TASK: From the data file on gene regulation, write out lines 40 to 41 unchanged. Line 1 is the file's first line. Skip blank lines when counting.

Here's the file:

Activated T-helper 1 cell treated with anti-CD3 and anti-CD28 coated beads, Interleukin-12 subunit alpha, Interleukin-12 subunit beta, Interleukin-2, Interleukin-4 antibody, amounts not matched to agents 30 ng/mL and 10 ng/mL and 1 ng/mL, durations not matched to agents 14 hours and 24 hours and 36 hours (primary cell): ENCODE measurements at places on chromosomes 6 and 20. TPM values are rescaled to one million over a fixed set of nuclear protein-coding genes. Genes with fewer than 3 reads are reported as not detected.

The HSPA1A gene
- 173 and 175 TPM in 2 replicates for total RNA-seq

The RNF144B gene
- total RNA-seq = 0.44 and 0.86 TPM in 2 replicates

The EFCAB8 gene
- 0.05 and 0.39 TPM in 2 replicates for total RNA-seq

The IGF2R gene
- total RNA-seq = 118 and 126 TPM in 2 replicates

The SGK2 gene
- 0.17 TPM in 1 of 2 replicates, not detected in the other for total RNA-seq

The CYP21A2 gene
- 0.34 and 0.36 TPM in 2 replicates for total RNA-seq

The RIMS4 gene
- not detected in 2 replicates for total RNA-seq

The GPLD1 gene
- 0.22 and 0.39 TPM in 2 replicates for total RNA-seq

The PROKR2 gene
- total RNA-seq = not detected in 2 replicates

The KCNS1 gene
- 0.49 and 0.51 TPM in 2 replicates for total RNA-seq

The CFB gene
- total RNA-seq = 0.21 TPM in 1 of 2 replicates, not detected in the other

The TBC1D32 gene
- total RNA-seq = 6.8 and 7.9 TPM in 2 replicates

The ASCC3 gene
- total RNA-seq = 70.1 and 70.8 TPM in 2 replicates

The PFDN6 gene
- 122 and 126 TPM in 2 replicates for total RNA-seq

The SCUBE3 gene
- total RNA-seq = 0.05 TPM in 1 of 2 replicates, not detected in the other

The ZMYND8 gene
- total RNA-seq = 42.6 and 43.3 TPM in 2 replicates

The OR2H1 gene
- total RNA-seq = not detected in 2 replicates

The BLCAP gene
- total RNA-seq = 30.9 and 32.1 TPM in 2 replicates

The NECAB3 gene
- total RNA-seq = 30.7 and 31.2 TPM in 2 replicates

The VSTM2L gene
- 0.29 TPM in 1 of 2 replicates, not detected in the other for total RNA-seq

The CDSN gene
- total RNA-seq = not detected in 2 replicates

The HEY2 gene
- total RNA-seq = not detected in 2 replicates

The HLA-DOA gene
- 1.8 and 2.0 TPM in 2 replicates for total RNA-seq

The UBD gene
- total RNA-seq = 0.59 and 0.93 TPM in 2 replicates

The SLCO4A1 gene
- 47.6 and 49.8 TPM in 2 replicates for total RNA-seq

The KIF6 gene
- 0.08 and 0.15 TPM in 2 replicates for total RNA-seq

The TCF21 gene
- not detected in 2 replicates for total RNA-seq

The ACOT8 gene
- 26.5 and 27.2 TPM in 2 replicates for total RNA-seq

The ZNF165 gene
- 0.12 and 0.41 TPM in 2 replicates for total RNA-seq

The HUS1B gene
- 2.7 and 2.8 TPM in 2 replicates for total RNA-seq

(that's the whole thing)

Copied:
The VSTM2L gene
- 0.29 TPM in 1 of 2 replicates, not detected in the other for total RNA-seq